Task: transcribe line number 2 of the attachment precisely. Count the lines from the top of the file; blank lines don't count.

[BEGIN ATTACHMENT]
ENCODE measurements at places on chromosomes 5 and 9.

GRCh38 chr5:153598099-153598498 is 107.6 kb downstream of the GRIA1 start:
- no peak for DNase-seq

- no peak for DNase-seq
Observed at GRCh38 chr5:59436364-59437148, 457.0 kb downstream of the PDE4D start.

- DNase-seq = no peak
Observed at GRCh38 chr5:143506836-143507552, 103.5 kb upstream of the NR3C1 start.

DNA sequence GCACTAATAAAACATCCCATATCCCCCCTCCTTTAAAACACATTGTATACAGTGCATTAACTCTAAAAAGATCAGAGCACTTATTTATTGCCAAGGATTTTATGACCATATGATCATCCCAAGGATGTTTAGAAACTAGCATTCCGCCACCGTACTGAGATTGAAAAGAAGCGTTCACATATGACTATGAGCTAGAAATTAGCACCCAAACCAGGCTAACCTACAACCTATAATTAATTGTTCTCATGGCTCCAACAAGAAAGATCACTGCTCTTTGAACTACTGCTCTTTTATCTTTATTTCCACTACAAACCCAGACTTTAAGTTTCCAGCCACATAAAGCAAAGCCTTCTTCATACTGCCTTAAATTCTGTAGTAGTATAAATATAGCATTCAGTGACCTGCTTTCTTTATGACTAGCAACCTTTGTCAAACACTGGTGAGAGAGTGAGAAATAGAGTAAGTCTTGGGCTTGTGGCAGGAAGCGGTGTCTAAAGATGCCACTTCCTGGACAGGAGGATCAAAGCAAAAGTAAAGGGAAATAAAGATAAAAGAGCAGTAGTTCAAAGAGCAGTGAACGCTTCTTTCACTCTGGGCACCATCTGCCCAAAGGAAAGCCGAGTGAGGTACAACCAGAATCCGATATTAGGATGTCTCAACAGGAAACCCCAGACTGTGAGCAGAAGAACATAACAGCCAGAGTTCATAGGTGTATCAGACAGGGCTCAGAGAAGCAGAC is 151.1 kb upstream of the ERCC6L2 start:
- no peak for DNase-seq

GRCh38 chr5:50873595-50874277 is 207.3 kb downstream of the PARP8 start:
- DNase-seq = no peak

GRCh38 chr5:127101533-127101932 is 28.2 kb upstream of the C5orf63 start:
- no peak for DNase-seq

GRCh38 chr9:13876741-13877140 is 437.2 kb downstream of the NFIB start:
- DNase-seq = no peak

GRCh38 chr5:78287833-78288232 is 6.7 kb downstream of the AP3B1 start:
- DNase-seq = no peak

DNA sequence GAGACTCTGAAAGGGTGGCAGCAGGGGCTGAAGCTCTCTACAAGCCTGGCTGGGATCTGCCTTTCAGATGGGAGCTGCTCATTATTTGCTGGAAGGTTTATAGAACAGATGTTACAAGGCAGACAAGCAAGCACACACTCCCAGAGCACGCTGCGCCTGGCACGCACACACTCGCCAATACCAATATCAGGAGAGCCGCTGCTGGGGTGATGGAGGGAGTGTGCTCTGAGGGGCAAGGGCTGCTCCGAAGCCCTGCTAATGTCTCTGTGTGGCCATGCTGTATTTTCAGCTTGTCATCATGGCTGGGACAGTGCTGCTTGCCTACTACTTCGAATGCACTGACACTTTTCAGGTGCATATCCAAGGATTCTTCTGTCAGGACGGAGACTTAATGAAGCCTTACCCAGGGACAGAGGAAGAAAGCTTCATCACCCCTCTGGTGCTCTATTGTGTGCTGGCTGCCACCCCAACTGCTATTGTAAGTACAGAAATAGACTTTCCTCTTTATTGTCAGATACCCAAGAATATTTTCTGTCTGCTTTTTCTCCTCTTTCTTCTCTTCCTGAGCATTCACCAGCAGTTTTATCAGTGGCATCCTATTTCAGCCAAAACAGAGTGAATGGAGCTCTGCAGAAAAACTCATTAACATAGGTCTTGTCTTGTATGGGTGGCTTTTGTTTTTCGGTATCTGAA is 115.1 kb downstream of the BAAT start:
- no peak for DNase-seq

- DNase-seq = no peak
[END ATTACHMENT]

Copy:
GRCh38 chr5:153598099-153598498 is 107.6 kb downstream of the GRIA1 start: